where s is the steady state wall friction, a relaxation time, kw a constant, the fluid density, a the speed of sound, w the fluid velocity, and wi the absolute value of the initial velocity. 6. CONCLUSIONS A new code, called WAHA, has been developed to simulate fast transients of ideal gas water or vapour water mixtures. It is based on a 6-equation two-fluid model in an elastic pipe with second order accurate numerical scheme. The non-equilibrium phenomena encountered in fast transients are simulated by relaxation models. After a comparison between existing tools and the WAHA code by means of benchmark exercises, new detailed data obtained on three test facilities are used for further verification. Due to the improvement obtained with respect to other tools - advanced numerical methods used, new closure laws introduced in the two fluid model -, the WAHA code should become a useful tool for prediction of loads on piping structure due to water hammers and other transient phenomena which could occur during the operation of Nuclear Power Plants. ACKNOWLEDGEMENTS The authors express their gratitude to their coworkers and in particular Jean-Marie Seynhaeve (UCL) for his important contribution to this text. REFERENCES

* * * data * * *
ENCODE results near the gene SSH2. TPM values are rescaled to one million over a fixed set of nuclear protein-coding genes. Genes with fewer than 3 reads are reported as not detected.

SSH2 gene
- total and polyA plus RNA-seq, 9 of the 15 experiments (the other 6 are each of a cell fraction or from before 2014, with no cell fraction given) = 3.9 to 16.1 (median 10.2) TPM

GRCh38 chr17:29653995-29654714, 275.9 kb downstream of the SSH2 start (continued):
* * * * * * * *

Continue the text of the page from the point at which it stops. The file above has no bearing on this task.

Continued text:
1. W. Van Hove, WAHALoads Benchmark exercise, private communication, Tractebel Energy Engineering, Brussels, 2002. 2. A.R. Edwards, T.P. OBrien, Studies on phenomena connected with the depressurization of water reactors, Journal of the British Nuclear Energy Society, 9, 1970, pp.125-135. 3. H.M. Prasser, A. Bttger, J. Zschau, A new Electrode-Mesh Tomograph for Gas-Liquid Flows, Flow Measurement and Instrumentation, 9, 1998, pp. 111-119. 4. J. Gale, I. Tiselj, Modelling of cold water hammer with WAHA Code, International Conference Nuclear Energy for New Europe 2003, Portoroz, Slovenia, September 8 11 2003, Poster 214. 5. Dudlik, Schonfeld, Hagemann, Fahlenkamp, Water hammer and cavitational hammer in process plant pipe systems, CHISA 2002, 15th International Congress of Chemical and Process Engineering, 25 - 29 August 2002, Praha. 6. I. Tiselj, A. Horvat, G. Cerne, J. Gale, I. Parzer, B. Mavko, M. Giot, J.M. Seynhaeve, B. Kucienska, H. Lemonnier, WAHA Code manual, Revision June 2003, Jozef Stefan Institute, Ljubljana, 106 p., 2003. 7. B.Kucienska, J.M. Seynhaeve, M.Giot, Friction relaxation model for water hammer flows, derived from Extended Irreversible Thermodynamics, submitted for publication. 8. H. Lemonnier, Two-fluid 1-D averaged model equations for a pipe undergoing arbitrary motions, DEN/DTP/ SMTH/LDTA 2002-043, 50 p., 2002.